Two polyethylene (PE) units, a key part of a $6 billion petrochemical expansion on the Texas Gulf Coast, have achieved mechanical completion, considered a major milestone, Chevron Phillips Chemical Co. LP (CPChem) said Monday.
The PE units sited near Old Ocean in Brazoria County are undergoing a series of rigorous commissioning activities, system checks and final certifications before start-up. Once operational, each unit would be capable of producing at least 500,000 metric tons/year.
“These new units allow us to utilize the abundant natural gas liquid feedstocks provided by the development of shale resources in the United States to meet the growing demand for polyethylene from our global customers producing performance films, high-pressure pipe and packaging,” said CPChem CEO Peter Cella.
Ethylene feedstock for the PE units would be supplied via the company’s ethylene pipeline and storage system that also was expanded as part of the CPChem’s U.S. Gulf Coast Petrochemicals Project. Along with the PE units, the company purchased nearly 3,000 rail cars and constructed a state-of-the-art rail facility with capacity to store 1,500 rail cars able to ship PE pellets to global customers.
The final element of the CPChem’s project entails constructing an ethane cracker in Baytown, which should be completed by the end of the year. CPChem is a 50-50 partnership between Chevron Corp.’s Chevron U.S.A. Inc. and subsidiaries of Phillips 66. The world-scale ethane cracker and ethylene derivatives facilities initially were announced in late 2011, with the project given a green light in 2013.
A plethora of petrochemical newbuilds and expansions are underway along the Gulf Coast.
ExxonMobil Corp. and Saudi Basic Industries Corp. agreed in April to develop a world-class ethane steam cracker in South Texas near Corpus Christi, a facility that with final approval would be able to produce 1.8 million metric tons/year of ethylene. The proposed project would feed a monoethylene glycol unit and two polyethylene units, one of 11 projects ExxonMobil has announced as part of its 10-year, $20 billion Growing the Gulf initiative.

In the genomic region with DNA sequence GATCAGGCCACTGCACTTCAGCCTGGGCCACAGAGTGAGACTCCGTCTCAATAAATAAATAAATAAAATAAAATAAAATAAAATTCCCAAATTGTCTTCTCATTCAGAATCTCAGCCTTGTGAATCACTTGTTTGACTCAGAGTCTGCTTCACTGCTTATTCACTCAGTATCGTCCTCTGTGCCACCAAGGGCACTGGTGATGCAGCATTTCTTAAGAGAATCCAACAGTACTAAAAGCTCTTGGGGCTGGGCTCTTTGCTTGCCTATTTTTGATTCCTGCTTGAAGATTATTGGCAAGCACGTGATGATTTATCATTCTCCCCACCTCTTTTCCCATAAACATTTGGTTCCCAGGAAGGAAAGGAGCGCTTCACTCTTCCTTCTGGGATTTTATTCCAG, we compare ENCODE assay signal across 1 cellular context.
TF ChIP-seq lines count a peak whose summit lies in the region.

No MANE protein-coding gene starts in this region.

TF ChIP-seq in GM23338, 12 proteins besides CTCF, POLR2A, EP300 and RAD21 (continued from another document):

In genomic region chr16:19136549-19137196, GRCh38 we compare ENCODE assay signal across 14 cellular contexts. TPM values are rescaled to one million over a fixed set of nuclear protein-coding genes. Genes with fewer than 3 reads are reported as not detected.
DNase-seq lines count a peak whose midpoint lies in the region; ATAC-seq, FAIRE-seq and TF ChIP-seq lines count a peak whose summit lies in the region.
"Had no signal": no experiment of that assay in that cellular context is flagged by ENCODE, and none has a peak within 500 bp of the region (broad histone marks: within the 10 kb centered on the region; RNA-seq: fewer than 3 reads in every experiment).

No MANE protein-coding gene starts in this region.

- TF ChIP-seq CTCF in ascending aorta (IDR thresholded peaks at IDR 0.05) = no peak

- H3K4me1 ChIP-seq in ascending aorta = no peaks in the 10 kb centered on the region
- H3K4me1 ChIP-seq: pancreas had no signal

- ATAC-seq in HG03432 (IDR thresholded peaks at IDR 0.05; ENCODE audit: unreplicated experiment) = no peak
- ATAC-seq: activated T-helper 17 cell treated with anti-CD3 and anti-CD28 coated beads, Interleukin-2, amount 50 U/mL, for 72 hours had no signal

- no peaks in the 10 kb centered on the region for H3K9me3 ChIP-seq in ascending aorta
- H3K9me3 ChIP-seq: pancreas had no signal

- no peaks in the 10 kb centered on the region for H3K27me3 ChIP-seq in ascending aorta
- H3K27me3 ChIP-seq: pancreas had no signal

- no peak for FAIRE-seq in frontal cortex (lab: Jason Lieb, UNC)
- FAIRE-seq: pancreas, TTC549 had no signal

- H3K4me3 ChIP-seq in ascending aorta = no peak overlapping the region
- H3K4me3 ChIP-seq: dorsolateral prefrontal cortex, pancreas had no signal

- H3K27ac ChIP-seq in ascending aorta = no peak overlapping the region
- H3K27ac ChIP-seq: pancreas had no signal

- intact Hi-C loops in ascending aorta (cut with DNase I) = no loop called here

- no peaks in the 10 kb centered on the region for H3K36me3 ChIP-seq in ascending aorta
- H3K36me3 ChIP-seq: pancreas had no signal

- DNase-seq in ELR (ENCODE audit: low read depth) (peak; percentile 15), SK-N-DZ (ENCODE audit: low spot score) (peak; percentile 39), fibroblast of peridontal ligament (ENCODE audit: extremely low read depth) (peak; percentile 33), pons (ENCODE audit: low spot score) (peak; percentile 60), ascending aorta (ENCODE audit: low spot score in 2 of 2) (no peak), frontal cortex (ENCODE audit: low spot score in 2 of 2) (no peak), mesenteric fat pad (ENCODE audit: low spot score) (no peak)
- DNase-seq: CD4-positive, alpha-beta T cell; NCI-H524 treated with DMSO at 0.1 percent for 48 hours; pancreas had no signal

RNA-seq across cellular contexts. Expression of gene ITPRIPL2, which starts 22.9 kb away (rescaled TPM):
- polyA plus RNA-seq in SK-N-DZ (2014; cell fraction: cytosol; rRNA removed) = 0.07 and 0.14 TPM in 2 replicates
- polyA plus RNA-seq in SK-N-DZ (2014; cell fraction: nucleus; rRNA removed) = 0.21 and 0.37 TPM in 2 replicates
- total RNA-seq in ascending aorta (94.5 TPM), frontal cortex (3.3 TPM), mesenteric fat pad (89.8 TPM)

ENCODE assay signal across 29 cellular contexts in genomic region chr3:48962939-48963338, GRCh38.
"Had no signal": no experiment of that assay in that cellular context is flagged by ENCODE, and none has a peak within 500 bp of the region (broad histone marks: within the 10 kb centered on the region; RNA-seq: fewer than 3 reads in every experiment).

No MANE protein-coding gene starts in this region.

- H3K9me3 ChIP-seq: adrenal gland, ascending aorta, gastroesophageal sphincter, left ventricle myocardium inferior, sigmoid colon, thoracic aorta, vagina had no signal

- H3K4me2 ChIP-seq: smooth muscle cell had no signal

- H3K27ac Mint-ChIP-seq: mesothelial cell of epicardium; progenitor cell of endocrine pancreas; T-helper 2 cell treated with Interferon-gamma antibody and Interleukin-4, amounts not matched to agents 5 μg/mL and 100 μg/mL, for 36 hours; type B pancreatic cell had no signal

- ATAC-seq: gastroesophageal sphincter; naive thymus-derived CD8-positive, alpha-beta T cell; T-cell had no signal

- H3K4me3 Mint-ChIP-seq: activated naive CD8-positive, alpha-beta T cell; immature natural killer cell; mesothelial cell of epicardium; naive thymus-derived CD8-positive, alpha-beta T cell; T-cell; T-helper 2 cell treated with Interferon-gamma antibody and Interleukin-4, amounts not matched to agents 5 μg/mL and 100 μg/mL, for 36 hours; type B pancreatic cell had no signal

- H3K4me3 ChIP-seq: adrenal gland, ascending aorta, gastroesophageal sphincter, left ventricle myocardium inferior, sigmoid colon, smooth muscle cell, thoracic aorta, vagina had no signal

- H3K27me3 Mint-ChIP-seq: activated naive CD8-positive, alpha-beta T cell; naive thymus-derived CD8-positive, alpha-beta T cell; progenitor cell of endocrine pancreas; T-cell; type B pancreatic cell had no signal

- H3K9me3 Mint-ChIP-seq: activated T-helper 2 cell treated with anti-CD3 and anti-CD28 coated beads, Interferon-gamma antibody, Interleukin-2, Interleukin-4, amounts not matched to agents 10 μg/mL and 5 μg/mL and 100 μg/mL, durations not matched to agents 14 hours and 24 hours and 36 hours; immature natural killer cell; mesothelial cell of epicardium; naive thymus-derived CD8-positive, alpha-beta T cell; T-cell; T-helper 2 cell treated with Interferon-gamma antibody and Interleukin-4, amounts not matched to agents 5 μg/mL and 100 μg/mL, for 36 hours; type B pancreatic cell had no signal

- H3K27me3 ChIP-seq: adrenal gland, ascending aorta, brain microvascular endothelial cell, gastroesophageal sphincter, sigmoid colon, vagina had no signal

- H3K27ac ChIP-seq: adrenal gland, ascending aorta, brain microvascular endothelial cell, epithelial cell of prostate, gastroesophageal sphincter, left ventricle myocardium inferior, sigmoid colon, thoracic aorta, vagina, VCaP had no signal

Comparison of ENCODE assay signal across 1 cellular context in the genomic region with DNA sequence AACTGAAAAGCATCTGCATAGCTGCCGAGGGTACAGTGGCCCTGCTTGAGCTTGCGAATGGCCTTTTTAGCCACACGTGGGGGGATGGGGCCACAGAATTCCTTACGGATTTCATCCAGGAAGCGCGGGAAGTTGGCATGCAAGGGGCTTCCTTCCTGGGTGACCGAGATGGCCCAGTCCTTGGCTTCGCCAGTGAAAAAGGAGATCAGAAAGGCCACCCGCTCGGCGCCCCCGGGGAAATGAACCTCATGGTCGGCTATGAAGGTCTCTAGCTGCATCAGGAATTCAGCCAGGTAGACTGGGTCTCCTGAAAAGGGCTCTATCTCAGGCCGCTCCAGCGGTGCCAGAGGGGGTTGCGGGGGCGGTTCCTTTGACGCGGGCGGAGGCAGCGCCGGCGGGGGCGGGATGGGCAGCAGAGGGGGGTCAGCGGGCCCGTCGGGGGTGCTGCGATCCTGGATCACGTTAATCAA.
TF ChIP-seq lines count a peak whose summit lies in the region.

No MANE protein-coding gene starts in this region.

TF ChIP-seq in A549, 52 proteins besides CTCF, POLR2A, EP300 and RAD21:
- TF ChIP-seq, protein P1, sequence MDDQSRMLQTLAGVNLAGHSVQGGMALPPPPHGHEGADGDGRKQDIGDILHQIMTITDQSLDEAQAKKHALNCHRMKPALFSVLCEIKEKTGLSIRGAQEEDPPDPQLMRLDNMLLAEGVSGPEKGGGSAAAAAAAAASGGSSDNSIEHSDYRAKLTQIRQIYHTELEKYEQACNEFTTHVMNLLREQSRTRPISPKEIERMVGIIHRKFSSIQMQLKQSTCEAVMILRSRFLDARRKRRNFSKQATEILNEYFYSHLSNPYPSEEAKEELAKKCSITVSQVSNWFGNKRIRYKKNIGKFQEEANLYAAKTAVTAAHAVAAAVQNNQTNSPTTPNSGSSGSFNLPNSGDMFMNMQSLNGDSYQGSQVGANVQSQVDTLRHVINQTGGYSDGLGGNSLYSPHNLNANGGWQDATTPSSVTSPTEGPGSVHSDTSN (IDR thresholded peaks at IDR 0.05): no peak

In a $1.7 billion venture between Total SA, Borealis and Nova Chemicals, plans are to build a 1 million ton/year ethane steam cracker and polyethylene unit in Port Arthur, which is in the heart of the Texas Gulf Coast petrochemical industry.
Dow Chemical Co. now is commissioning a 400,000 metric ton enhanced polyethylene production facility in Freeport, TX, the first of four derivative investments at sites in Texas and Louisiana, which are part of its planned $6 billion expansion on the Gulf Coast. In May Dow also launched a five-year, $4 billion petrochemical buildout, mostly for U.S. projects, that includes adding a 600,000 metric ton polyethylene unit on the Gulf Coast and expanding a Texas ethylene cracker.
Among the other big projects, Sasol Ltd. and Ineos Europe AG units in 2014 issued a final investment decision to build a high-density polyethylene (HDPE) plant in the La Porte, TX, petrochemical complex southeast of Houston. The partnership plans to produce 470 kilotons/year of bimodal HDPE. Ethylene required to produce HDPE would be supplied by each partner for the La Porte plant, which is to be built at the Battleground Manufacturing Complex operated by Ineos.
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